Published online 19 May 2008 | Nature | doi:10.1038/news.2008.840
Corrected online: 22 May 2008


Health agency puts spotlight on mystery diseases

NIH launches programme to help patients with undiagnosed conditions.

NIH clinical centerThe NIH's Clinical Center in Bethesda will soon be investigating patients' problem diagnoses.Duane Lempke, Sisson Studios, Inc.

Each time she goes to see a new doctor, Marianne Genetti takes with her a thick folder bulging with notes. The folder contains her medical records, but despite the number of doctors she has seen, nowhere in the sheaf of papers is a diagnosis.

Genetti, the founder and executive director of Florida-based patient activist group In Need of Diagnosis, has lived for decades with a mysterious malady in which fat glues her lungs to her diaphragm, leaving her breathless. The problem once caused one of her lungs to collapse, requiring emergency surgery.

Genetti says there is no clinic she can attend to get a diagnosis. “I have a wonderful medical team,” she says, “but they have no place to send me.”

Today, that may change for Genetti and others like her, with the launch of a programme for undiagnosed diseases by the US National Institutes of Health (NIH).

Based at the agency's Clinical Center, its huge hospital in Bethesda, Maryland, the programme will enlist the expertise of more than 25 senior NIH doctors with a wide range of specialities, from endocrinology to genetics.

Although tricky medical cases have long been referred to the NIH, those patients have been directed to individual clinics with specific areas of expertise. This was unfortunate for patients who didn’t neatly fit into one of those categories. The new programme will allow consultants in diverse fields to share their expertise when dealing with puzzling individual patients.

Looking at the patients in this multidisciplinary way could finally provide a long-awaited diagnosis, the programme's backers hope.

Expert opinions

Although some expected culprits, from autoimmune disorders to rare mitochondrial diseases, will probably be found, other patients may shed light on completely unknown medical problems. The goal, says NIH director, Elias Zerhouni, “is two-pronged: to improve disease management for individual patients and to advance medical knowledge in general”.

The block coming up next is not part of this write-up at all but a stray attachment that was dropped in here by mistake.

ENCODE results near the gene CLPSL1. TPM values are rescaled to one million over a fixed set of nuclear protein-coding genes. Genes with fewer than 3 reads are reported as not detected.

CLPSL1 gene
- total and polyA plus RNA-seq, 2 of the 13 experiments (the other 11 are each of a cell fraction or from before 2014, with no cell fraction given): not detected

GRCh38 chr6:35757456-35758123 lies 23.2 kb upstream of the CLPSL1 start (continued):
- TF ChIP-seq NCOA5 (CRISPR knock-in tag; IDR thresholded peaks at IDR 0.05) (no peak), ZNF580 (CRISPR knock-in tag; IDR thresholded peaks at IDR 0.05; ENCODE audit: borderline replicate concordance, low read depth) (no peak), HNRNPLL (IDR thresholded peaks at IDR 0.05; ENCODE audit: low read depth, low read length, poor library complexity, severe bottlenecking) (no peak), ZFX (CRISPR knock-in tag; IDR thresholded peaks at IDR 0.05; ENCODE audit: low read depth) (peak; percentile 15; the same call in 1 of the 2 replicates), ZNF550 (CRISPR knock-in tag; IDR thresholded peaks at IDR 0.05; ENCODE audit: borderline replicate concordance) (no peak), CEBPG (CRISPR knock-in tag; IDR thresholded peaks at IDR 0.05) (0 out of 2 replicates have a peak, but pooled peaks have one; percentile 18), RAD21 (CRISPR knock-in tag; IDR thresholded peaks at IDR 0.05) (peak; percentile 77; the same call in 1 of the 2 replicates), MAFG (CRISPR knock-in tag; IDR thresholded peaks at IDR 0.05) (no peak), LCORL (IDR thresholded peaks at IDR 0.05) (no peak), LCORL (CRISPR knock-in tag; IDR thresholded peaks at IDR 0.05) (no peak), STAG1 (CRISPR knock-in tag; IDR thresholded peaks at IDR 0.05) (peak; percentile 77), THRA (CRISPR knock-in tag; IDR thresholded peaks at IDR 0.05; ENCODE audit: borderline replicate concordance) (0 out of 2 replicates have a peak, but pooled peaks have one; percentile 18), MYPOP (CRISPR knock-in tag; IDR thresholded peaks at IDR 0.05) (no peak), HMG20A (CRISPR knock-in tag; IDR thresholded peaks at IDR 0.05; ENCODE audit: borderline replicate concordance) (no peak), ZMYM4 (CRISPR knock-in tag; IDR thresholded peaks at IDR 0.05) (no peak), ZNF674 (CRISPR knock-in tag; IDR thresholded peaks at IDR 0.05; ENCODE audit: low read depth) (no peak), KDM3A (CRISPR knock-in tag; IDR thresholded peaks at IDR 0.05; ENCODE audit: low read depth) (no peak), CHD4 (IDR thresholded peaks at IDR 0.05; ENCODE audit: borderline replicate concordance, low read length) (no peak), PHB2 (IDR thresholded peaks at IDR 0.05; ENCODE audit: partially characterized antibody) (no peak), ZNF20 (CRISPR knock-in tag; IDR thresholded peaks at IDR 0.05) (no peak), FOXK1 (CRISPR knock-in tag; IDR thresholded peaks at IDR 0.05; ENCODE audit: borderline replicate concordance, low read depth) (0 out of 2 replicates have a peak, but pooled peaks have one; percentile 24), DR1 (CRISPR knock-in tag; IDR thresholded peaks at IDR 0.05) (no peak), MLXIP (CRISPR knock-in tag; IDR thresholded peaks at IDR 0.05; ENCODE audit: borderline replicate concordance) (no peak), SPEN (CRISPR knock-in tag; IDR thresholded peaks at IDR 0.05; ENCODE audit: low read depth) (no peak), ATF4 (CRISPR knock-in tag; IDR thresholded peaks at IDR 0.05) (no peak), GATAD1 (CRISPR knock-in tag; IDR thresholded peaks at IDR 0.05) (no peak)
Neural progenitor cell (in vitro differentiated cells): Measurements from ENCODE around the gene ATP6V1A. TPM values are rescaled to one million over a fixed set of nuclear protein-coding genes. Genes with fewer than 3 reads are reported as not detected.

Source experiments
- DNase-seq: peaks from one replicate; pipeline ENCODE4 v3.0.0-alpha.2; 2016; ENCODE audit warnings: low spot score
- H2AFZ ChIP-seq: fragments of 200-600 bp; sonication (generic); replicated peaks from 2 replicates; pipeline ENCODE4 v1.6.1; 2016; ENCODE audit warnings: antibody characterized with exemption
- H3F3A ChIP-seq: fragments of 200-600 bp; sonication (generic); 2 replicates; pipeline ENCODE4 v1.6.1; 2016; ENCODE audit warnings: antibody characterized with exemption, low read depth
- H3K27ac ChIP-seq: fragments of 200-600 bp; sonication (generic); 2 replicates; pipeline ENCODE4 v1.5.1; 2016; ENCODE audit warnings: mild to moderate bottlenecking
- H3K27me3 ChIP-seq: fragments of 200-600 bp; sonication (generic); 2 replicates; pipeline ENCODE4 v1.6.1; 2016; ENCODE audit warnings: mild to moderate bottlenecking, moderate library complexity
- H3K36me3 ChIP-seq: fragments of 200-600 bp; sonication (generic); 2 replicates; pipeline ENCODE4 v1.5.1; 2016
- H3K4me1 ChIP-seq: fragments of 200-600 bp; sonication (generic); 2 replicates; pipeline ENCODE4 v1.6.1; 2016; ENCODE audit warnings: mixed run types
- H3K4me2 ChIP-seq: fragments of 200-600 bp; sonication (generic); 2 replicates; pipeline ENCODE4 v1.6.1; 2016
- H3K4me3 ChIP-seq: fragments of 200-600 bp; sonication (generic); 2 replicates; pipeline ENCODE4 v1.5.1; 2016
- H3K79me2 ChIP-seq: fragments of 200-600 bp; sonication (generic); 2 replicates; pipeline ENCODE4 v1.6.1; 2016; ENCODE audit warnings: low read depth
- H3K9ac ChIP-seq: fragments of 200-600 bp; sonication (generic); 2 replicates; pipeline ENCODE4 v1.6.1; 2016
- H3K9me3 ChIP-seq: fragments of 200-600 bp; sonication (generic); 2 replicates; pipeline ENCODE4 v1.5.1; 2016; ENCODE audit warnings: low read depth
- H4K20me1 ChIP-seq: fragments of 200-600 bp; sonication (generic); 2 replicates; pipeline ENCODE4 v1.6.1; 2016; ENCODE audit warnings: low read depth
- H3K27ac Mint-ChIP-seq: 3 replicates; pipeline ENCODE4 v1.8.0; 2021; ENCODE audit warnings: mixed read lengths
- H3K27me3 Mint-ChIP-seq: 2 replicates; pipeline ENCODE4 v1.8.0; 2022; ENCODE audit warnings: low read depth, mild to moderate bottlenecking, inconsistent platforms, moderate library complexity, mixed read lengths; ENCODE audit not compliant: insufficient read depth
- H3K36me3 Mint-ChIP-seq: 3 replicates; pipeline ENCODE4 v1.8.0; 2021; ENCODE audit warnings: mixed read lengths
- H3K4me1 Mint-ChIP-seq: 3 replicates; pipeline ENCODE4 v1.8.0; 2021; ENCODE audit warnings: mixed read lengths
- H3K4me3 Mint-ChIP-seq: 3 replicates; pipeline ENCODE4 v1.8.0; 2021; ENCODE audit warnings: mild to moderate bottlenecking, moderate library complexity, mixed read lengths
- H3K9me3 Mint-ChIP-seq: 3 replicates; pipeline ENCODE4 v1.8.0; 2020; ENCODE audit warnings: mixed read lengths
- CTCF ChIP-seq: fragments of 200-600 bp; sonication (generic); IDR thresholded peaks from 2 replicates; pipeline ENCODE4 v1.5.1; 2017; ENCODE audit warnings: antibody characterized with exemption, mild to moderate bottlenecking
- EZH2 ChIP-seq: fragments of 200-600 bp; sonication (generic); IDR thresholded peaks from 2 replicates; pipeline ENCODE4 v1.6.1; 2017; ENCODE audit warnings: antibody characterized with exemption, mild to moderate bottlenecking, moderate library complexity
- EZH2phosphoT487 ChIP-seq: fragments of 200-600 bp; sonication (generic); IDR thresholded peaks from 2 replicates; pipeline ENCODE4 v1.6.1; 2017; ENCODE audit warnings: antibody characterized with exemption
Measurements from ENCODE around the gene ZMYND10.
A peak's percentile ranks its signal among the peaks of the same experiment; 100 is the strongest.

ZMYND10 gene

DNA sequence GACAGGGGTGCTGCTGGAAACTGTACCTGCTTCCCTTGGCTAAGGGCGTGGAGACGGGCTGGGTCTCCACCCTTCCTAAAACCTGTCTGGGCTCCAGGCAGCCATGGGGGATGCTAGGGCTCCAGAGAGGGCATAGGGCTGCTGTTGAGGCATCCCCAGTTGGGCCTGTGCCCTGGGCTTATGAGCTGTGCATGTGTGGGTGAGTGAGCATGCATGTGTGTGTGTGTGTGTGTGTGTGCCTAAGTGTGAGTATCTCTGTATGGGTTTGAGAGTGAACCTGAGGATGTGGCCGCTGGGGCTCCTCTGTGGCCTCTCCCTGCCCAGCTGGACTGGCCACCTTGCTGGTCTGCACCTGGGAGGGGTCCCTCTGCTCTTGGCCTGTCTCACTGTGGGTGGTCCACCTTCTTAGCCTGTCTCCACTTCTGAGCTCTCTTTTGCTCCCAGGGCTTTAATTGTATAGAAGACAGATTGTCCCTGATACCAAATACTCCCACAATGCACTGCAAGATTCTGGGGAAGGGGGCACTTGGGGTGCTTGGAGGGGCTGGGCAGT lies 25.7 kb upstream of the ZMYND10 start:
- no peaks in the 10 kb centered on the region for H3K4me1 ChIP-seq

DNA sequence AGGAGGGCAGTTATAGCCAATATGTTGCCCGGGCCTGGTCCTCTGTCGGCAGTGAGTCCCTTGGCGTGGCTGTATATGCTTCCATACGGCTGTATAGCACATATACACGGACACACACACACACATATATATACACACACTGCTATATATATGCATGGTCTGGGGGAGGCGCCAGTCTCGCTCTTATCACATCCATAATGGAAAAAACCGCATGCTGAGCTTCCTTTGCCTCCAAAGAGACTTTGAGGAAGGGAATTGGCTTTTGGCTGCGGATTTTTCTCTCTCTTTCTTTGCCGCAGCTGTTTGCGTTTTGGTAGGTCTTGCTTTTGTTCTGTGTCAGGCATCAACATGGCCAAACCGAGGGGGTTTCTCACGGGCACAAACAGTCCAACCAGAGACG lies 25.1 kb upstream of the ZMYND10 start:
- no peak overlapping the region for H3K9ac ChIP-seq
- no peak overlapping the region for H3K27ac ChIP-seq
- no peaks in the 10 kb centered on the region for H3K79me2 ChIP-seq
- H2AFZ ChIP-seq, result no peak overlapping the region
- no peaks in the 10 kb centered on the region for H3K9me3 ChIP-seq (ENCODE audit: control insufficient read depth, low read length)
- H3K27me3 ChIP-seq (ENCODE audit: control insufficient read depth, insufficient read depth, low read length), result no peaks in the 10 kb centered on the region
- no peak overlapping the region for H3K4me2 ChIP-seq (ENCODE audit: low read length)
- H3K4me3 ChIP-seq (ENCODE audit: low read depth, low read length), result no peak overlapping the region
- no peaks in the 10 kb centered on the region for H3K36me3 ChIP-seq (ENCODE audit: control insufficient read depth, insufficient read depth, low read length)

“It gives me great hope that it’s going to be a place where we can confidently send people who in the past we might have had to turn away empty-handed.”

Mary Dunkle
National Organization for Rare Disorders

The programme will be staffed by two nurse practitioners, funded by an annual grant of $280,000 from the NIH’s Office of Rare Diseases (ORD). But its impact could go beyond the 50–100 patients it will treat each year, says the programme's director, William Gahl, a rare-disease expert at the National Human Genome Research Institute.

Gahl hopes that the clinic will yield information for the rest of the medical profession. “The intellectual synergy of this is really significant,” he says. “It’s not something you can put a dollar figure on.”

Into the unknown

The problem of undiagnosed patients emerged when the ORD surveyed several years’ worth of questions fielded by the information centre it runs in partnership with the genome institute. “Around 6.6% of the questions we were getting related to undiagnosed diseases,” says ORD director, Stephen Groft. “That becomes a major problem when you extrapolate to the entire population.”

Patient advocates agree. “The single most consistent issue that people who call us are dealing with is the difficulty of getting a diagnosis,” says Mary Dunkle, a spokeswoman for the National Organization for Rare Disorders in Danbury, Connecticut. “People are very hopeful and actually excited about this. It’s something that patients feel hasn’t received a lot of attention.”

There will be plenty of candidates for the new programme: the NIH has already received unsolicited copies of some patients' details, as word has spread among patient groups.


Patients will nevertheless need to be referred by a doctor, Gahl says. “We have developed a stringent referral process to ensure this programme deals with those cases that have truly confounded medical experts,” he says. “ We will be very selective when it comes to patient eligibility.”

That doesn’t deter Genetti, who is pretty sure that she will qualify, once her wait for the programme's details is over. “As soon as I know on Monday, I’m going to call my neurologist and ask if he would like to refer me there.”

Dunkle is optimistic that the programme will help many others in the same boat: “It gives me great hope that it’s going to be a place where we can confidently send people who in the past we might have had to turn away empty-handed.” 


Genetti's problem is caused by fat in the lungs, rather than mucus as was originally reported.
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